Tag Archives: jesus

Jesus’ Wife: What is the significance of this new Egyptian Fragment?


If you’ve been following or perusing news websites at all this week, you’ve most likely read or at least seen one of the many articles published in response to Dr. Karen King, of Harvard Divinity’s announcement regarding a new Coptic fragment containing a quote attributed to Jesus referring to “his wife.” (1) This discovery was released in the New York Times and further reported by CNN, NBC, BBC, and many others news agencies. This of course launched quite a response from scholars, bloggers, and everyone with an opinion (for reliable insights on this discovery check out Marc Goodacre’s blog). While I believe Dr. King and most of the articles covering the story were responsible, my facebook newsfeed showed some (what I call) overreactions to the discovery and I wanted to share a few thoughts.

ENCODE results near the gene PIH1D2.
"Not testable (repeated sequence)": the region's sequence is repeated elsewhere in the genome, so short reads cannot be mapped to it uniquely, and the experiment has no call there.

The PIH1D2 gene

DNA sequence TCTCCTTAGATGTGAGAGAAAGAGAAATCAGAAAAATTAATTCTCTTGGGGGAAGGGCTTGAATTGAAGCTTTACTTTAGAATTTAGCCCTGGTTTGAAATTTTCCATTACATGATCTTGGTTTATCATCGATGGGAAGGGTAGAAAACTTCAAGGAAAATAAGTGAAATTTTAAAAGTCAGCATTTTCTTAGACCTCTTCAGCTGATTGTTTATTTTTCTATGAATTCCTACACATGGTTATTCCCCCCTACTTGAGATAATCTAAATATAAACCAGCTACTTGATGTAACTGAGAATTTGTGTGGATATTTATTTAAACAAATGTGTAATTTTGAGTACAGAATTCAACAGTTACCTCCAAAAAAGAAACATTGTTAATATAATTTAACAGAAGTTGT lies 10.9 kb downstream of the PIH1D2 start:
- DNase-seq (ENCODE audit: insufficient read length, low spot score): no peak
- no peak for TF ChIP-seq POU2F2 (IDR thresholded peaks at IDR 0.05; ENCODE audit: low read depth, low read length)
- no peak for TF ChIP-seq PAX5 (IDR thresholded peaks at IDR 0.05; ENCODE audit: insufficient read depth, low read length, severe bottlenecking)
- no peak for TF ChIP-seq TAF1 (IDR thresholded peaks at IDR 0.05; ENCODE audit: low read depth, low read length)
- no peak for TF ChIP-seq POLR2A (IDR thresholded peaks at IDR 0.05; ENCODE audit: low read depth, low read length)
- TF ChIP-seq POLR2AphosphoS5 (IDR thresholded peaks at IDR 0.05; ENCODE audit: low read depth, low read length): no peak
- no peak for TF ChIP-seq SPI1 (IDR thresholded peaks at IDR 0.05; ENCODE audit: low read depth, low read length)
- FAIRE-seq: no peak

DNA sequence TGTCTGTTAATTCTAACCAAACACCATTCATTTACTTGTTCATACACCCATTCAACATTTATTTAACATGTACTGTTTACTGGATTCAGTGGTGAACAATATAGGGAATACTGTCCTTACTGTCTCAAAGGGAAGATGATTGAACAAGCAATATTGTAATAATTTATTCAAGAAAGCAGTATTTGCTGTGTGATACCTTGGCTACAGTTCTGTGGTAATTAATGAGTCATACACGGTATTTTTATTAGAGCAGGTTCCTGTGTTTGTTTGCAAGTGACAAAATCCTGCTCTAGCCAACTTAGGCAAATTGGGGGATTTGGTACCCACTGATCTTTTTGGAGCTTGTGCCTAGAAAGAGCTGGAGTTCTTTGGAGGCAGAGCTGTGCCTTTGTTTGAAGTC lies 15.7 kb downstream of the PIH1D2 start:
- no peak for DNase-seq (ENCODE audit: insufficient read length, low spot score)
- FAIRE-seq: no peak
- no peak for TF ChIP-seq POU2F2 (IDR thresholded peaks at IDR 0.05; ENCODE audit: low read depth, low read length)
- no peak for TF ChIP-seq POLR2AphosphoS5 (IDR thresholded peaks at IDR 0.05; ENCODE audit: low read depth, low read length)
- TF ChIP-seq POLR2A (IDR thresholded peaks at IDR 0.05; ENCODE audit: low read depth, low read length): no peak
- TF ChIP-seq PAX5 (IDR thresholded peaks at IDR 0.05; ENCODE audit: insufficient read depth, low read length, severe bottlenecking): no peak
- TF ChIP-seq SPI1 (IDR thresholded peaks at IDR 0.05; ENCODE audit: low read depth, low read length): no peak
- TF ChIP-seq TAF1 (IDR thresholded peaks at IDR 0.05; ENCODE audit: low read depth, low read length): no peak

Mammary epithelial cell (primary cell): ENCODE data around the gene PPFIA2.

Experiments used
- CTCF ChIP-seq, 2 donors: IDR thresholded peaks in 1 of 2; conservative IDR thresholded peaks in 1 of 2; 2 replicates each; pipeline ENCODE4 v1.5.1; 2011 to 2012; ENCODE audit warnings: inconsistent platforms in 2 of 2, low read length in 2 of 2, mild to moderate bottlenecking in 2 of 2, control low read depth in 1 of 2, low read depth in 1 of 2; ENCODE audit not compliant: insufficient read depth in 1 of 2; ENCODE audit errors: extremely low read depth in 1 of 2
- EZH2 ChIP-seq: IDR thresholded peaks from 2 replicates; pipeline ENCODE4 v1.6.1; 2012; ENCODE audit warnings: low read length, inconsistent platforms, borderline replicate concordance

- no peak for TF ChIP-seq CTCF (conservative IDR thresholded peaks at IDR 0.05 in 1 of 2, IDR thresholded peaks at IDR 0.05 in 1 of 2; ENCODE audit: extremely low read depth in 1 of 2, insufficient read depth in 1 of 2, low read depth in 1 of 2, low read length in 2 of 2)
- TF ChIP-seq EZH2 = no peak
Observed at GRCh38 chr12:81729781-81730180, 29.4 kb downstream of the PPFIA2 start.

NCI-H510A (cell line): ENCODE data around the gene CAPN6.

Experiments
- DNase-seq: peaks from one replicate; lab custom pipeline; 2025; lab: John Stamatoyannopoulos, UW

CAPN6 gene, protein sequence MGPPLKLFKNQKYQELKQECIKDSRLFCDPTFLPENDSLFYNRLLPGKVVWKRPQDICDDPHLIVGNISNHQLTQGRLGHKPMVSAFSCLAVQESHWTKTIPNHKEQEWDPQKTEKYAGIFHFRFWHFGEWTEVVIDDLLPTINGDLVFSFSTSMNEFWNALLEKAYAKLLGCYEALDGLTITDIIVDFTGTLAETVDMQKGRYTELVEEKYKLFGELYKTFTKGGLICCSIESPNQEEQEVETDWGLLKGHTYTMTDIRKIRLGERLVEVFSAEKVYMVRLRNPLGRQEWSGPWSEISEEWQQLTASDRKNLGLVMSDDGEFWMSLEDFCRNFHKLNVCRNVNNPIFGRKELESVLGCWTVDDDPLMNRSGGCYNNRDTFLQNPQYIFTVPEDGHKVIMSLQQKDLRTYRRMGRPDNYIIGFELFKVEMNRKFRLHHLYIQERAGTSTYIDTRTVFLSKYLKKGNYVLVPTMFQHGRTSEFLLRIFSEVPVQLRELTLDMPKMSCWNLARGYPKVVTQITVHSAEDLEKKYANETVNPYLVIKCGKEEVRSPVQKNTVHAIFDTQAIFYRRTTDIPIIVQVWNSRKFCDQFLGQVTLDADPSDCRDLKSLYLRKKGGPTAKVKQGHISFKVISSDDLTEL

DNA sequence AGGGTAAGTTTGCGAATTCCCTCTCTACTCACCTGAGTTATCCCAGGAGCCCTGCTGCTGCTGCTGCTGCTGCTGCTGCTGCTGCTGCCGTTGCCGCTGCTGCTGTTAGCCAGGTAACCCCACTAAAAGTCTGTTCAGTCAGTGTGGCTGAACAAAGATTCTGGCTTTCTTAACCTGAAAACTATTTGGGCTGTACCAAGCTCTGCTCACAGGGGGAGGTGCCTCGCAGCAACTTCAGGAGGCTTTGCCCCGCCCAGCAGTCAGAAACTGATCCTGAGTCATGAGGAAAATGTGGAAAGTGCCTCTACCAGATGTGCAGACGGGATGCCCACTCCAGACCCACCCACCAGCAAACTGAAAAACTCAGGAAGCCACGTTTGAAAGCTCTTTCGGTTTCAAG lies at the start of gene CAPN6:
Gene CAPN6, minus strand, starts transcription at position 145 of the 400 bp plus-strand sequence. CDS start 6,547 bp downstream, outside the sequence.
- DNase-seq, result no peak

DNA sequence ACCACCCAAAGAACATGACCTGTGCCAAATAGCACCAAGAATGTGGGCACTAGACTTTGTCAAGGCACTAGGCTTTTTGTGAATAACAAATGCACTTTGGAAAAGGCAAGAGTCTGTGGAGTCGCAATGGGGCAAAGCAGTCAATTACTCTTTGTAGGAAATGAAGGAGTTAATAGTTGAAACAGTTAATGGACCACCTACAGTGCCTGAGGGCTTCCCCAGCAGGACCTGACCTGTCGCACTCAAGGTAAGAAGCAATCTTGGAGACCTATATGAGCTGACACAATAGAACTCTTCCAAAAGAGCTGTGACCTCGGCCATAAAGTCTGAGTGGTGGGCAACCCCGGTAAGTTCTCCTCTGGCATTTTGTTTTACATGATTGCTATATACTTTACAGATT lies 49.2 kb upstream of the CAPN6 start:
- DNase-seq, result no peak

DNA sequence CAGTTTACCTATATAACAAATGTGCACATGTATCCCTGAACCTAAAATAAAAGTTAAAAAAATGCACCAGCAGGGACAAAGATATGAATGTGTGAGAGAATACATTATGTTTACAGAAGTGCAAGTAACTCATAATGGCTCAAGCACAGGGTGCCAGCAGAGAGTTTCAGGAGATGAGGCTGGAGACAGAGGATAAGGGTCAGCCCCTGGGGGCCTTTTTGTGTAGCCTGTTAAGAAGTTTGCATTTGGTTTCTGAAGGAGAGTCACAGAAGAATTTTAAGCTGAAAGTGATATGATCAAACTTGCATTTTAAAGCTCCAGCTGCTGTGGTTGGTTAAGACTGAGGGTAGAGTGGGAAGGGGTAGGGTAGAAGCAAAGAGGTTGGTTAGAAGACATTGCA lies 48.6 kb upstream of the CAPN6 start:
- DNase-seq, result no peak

I want to ask and address one main question, and it’s three components, “What is the Significance of this specific discovery, or what do we learn from this fragment?” In order to answer this main question, we will focus on three components that will lead us to a reasonable conclusion at present. A. Does this say anything about the Historical Jesus? B. Regardless of the search for the Historical Jesus, what else could this document tell us? C. As some are suggesting ( see summary in 2), does this influence the view of role of women within the church, or lead us to new stunning discoveries that Jesus may have had female disciples? For the sake of discussion, I will assume the fragment’s authenticity (see skeptical article).